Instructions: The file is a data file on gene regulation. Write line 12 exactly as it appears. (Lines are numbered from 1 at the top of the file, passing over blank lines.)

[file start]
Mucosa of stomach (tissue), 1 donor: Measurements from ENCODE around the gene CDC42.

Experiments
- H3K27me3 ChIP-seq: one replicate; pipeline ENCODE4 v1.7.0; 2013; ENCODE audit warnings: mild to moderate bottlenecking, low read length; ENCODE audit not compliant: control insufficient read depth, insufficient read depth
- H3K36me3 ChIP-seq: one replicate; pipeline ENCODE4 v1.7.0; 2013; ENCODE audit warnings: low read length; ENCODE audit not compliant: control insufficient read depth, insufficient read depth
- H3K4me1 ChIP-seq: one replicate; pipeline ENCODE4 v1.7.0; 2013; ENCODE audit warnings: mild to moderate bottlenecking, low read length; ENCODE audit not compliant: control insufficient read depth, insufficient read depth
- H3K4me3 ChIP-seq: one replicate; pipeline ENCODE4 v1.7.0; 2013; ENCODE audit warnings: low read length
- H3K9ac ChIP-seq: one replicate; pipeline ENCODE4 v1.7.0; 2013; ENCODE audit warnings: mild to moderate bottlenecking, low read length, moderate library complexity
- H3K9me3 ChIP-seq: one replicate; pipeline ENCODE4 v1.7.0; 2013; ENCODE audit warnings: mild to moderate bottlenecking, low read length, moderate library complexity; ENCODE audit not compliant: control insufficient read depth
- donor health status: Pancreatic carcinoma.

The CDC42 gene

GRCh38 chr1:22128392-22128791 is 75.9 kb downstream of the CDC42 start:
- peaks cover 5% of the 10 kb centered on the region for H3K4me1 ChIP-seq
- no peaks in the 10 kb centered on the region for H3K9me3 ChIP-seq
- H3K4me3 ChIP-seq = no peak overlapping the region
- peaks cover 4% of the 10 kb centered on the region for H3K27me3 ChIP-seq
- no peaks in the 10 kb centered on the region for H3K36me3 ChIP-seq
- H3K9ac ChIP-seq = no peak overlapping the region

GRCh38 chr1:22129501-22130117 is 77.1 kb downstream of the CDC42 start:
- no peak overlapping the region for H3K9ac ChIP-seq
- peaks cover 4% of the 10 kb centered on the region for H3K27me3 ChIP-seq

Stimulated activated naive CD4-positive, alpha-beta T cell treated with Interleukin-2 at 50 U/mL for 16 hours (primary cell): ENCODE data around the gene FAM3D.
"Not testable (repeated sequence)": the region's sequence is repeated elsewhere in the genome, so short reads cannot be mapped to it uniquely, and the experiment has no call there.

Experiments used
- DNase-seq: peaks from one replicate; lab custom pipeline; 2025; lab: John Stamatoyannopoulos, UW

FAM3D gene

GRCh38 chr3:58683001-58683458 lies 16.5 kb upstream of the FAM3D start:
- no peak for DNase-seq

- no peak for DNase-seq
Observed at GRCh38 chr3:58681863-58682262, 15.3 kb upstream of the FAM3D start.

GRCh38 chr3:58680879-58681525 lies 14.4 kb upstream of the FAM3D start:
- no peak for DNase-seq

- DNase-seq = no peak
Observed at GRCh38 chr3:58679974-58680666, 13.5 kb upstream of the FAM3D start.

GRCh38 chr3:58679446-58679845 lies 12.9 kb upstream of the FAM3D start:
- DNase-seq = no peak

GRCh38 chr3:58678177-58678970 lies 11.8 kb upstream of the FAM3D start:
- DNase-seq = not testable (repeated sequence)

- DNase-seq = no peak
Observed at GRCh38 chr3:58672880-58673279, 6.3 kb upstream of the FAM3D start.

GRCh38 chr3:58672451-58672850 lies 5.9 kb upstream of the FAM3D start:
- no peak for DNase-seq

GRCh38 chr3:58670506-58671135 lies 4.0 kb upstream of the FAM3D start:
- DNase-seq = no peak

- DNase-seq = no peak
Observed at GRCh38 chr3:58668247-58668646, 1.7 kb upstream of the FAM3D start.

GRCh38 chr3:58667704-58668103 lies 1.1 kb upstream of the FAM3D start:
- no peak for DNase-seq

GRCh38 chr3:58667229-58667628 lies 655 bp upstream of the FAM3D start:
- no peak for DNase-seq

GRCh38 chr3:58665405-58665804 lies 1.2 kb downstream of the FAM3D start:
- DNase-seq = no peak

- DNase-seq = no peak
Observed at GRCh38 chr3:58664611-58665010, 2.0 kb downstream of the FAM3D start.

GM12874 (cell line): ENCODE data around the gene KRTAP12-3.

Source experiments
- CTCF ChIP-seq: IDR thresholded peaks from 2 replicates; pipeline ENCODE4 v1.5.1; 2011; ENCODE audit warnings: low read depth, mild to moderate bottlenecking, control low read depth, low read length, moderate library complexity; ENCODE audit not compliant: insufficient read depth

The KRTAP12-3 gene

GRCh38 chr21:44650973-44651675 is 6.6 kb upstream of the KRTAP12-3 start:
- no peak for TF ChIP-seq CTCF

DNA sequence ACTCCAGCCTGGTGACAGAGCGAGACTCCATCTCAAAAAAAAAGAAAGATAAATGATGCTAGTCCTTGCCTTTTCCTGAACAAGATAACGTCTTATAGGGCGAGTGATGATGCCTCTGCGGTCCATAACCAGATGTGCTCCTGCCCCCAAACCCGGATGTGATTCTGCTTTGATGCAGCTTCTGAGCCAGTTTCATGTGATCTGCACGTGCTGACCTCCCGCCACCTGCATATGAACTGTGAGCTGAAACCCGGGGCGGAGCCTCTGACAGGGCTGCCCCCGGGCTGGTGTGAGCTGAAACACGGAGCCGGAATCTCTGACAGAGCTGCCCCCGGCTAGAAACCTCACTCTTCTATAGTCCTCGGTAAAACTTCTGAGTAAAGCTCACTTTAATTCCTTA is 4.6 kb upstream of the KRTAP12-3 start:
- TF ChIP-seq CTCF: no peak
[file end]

- peaks cover 5% of the 10 kb centered on the region for H3K4me1 ChIP-seq